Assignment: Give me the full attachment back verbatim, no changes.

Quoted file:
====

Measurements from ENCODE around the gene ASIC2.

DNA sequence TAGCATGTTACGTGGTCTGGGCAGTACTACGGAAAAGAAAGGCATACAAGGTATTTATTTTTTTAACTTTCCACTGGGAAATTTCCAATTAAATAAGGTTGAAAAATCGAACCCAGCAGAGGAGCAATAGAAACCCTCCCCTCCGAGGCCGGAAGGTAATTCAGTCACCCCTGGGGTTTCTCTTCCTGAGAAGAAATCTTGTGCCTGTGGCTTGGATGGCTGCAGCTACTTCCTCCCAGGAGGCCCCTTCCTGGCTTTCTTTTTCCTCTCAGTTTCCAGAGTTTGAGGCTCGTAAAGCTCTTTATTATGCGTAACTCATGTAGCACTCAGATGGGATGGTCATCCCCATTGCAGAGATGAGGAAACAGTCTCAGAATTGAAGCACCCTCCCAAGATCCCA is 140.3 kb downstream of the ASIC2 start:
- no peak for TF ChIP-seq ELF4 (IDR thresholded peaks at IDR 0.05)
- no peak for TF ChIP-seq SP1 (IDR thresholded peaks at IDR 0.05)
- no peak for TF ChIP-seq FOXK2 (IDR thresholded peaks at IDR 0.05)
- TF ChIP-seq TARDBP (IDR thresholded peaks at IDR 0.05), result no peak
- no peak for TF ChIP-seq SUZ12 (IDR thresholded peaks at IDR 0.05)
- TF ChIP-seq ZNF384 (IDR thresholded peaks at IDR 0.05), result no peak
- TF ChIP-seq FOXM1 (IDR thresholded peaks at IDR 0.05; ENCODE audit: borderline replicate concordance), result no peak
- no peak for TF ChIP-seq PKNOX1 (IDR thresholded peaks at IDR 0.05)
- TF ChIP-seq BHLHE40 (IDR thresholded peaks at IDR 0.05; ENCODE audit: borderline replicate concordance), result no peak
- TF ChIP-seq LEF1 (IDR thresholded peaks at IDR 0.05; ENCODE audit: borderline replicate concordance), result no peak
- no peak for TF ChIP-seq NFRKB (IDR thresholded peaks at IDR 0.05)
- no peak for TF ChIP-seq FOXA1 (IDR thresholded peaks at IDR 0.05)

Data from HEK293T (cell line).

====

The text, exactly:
Measurements from ENCODE around the gene ASIC2.

DNA sequence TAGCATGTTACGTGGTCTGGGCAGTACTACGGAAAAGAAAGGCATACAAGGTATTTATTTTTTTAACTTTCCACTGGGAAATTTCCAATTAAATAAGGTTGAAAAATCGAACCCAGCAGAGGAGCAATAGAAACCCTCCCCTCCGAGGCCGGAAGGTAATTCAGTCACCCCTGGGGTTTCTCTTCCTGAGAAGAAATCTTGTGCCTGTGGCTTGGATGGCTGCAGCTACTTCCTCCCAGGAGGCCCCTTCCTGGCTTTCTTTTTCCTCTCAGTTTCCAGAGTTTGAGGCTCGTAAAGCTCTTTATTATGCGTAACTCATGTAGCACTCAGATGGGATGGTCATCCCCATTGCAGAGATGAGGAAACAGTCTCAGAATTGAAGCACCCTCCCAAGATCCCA is 140.3 kb downstream of the ASIC2 start:
- no peak for TF ChIP-seq ELF4 (IDR thresholded peaks at IDR 0.05)
- no peak for TF ChIP-seq SP1 (IDR thresholded peaks at IDR 0.05)
- no peak for TF ChIP-seq FOXK2 (IDR thresholded peaks at IDR 0.05)
- TF ChIP-seq TARDBP (IDR thresholded peaks at IDR 0.05), result no peak
- no peak for TF ChIP-seq SUZ12 (IDR thresholded peaks at IDR 0.05)
- TF ChIP-seq ZNF384 (IDR thresholded peaks at IDR 0.05), result no peak
- TF ChIP-seq FOXM1 (IDR thresholded peaks at IDR 0.05; ENCODE audit: borderline replicate concordance), result no peak
- no peak for TF ChIP-seq PKNOX1 (IDR thresholded peaks at IDR 0.05)
- TF ChIP-seq BHLHE40 (IDR thresholded peaks at IDR 0.05; ENCODE audit: borderline replicate concordance), result no peak
- TF ChIP-seq LEF1 (IDR thresholded peaks at IDR 0.05; ENCODE audit: borderline replicate concordance), result no peak
- no peak for TF ChIP-seq NFRKB (IDR thresholded peaks at IDR 0.05)
- no peak for TF ChIP-seq FOXA1 (IDR thresholded peaks at IDR 0.05)

Data from HEK293T (cell line).